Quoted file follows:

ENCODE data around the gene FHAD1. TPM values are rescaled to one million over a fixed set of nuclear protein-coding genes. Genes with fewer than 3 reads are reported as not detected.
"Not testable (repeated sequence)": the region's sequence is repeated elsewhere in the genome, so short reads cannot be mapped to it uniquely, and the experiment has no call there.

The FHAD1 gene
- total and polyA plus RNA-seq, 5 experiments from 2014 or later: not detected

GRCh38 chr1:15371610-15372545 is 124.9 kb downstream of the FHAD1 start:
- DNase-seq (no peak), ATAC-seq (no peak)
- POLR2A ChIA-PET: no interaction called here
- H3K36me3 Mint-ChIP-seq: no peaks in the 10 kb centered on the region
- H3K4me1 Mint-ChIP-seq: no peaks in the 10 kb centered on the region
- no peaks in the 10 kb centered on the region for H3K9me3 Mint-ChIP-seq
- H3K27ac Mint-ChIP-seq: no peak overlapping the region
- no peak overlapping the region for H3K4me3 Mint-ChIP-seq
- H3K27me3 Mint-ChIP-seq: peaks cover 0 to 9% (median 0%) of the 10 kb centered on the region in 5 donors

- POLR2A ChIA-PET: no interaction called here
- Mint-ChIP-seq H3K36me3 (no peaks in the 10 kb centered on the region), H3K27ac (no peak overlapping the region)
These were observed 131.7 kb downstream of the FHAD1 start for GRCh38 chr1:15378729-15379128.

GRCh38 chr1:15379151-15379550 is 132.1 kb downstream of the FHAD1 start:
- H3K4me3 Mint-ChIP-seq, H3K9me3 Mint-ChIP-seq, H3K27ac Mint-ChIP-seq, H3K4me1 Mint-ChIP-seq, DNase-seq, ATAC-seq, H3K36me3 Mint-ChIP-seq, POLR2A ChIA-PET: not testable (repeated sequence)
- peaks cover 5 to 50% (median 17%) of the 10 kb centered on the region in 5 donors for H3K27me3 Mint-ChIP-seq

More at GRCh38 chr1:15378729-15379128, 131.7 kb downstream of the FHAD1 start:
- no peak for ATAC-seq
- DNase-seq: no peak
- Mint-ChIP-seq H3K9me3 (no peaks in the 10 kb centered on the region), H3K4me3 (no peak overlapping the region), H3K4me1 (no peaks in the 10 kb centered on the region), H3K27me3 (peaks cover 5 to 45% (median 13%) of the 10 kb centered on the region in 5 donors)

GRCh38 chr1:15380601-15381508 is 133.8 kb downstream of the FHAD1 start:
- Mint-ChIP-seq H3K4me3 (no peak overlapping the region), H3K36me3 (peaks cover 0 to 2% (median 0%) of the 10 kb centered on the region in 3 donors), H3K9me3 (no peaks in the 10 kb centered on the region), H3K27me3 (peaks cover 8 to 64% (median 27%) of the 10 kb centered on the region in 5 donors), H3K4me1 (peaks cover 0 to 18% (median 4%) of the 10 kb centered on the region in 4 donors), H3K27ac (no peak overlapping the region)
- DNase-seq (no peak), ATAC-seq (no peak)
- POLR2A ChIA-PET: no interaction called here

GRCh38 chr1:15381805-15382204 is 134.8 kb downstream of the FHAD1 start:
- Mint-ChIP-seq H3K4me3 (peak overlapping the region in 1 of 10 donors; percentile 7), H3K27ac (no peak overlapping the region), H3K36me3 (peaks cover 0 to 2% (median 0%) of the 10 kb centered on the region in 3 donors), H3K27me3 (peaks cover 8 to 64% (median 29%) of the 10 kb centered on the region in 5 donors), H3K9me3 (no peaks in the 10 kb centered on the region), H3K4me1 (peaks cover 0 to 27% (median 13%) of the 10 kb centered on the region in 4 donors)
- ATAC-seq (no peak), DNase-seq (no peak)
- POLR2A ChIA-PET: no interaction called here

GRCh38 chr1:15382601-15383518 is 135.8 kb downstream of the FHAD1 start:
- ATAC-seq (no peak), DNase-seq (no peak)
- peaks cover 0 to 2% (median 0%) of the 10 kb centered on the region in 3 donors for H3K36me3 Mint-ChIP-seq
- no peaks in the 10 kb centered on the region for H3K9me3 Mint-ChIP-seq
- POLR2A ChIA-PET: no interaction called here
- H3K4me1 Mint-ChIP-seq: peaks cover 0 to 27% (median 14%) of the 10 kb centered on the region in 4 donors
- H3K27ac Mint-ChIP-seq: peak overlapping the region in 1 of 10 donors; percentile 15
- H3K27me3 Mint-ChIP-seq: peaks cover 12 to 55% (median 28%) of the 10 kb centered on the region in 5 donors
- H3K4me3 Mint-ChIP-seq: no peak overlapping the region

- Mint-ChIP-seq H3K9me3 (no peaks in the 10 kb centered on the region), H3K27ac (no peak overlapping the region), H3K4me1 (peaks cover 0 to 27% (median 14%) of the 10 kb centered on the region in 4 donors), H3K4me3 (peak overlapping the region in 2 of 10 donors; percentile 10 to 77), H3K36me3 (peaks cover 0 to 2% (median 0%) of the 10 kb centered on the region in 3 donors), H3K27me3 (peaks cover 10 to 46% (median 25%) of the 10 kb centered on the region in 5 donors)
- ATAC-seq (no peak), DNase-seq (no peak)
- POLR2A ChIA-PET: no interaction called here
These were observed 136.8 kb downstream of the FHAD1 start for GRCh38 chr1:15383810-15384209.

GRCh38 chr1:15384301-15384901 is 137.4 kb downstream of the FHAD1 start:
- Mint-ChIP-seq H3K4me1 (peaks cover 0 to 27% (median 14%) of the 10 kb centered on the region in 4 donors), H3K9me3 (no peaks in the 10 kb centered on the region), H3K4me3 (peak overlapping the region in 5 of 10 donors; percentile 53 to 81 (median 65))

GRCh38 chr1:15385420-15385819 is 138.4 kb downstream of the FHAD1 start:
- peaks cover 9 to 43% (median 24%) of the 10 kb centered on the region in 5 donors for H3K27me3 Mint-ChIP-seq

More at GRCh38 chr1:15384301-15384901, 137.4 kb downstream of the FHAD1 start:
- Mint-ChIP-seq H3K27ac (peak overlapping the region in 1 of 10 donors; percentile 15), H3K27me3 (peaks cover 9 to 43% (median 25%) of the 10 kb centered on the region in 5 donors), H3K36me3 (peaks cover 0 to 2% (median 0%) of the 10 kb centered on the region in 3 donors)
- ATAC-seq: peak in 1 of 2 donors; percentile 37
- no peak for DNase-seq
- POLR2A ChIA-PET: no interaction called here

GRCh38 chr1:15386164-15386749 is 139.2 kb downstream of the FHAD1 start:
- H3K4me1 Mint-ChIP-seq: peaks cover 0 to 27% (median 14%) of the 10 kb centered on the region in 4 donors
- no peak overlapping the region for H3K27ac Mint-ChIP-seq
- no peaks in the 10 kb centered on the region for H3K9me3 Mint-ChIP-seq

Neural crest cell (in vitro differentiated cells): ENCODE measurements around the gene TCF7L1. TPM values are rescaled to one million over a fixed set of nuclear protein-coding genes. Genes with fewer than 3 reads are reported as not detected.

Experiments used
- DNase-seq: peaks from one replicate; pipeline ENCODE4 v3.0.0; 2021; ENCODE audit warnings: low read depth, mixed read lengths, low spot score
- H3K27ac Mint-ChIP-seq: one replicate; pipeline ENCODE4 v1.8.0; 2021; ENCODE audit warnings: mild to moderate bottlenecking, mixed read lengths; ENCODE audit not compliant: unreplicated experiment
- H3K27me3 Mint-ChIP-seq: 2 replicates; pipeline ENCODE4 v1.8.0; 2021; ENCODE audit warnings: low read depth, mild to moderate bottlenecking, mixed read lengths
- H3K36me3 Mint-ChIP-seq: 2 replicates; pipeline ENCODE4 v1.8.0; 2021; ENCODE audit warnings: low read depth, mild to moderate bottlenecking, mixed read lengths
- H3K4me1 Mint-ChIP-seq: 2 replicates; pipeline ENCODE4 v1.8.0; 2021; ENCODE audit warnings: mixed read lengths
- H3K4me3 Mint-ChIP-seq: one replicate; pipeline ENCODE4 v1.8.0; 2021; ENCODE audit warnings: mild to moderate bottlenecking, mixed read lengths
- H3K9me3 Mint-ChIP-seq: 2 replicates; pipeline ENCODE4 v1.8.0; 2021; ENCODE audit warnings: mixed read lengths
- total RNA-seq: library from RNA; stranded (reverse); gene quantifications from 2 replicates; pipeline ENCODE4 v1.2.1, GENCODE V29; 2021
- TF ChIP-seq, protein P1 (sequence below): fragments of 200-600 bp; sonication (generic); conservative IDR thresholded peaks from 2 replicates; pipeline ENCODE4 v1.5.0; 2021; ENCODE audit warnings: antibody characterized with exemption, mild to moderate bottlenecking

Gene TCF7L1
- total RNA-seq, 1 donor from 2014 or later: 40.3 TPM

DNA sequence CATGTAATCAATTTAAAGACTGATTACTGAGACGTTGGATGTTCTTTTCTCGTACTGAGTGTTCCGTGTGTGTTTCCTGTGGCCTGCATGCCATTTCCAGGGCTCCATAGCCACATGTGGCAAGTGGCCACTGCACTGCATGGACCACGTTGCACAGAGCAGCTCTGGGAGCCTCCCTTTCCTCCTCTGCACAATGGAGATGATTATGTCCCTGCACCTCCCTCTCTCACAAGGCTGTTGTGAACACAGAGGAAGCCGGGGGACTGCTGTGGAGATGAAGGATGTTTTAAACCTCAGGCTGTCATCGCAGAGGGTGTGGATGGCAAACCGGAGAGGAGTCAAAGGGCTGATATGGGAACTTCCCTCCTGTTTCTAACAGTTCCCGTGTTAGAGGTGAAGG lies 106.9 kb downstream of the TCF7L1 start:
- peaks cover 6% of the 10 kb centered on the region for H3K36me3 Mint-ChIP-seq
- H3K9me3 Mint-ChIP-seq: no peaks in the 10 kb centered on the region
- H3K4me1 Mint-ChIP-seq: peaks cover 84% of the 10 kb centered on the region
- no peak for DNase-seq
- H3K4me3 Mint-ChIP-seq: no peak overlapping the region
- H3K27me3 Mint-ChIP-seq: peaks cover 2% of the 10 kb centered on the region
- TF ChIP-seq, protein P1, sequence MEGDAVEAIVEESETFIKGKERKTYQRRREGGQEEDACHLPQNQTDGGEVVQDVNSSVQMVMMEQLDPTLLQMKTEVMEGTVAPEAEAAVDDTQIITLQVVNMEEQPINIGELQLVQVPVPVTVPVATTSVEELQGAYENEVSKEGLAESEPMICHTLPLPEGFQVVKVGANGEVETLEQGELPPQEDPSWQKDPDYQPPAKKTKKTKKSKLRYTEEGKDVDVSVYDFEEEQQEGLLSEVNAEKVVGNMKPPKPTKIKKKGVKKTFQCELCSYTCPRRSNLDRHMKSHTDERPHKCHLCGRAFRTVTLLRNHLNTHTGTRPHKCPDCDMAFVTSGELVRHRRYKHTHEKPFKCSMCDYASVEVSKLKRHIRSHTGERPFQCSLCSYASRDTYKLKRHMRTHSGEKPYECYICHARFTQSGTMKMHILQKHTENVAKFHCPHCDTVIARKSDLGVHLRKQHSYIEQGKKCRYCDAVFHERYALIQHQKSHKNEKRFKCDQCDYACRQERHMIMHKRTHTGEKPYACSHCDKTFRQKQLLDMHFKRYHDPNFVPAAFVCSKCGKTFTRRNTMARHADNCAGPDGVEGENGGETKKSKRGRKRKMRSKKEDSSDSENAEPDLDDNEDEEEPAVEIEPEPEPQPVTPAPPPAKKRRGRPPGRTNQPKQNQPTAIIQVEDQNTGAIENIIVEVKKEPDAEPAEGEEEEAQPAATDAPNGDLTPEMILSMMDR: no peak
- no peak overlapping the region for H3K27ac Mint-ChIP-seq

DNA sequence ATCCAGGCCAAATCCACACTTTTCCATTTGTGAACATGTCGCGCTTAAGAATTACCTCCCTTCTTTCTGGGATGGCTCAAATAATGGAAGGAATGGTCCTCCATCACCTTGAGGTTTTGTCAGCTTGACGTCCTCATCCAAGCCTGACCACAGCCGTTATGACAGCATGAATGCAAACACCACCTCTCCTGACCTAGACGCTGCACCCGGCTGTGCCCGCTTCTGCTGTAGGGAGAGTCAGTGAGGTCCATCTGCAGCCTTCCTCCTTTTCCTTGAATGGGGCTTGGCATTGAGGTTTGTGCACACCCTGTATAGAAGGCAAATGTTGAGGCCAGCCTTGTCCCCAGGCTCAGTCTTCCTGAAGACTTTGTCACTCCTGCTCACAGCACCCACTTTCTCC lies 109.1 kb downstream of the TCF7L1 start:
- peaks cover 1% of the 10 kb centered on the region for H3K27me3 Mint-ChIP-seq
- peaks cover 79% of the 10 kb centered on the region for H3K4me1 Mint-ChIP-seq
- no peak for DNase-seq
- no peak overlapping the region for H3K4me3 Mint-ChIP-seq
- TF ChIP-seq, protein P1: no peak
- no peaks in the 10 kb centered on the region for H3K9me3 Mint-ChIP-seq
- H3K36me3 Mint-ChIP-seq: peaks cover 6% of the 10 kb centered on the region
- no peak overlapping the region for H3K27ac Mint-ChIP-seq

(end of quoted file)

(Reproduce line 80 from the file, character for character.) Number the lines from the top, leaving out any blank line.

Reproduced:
DNA sequence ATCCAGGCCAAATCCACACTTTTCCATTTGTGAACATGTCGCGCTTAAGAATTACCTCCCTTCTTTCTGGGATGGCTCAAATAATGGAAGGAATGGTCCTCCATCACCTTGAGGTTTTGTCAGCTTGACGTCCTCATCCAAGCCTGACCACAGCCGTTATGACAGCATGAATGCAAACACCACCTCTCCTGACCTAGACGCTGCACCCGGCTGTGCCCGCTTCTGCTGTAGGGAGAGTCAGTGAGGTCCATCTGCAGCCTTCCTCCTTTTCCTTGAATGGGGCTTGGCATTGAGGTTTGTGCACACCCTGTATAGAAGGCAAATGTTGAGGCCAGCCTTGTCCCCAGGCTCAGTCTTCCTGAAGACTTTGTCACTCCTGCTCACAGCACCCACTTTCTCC lies 109.1 kb downstream of the TCF7L1 start: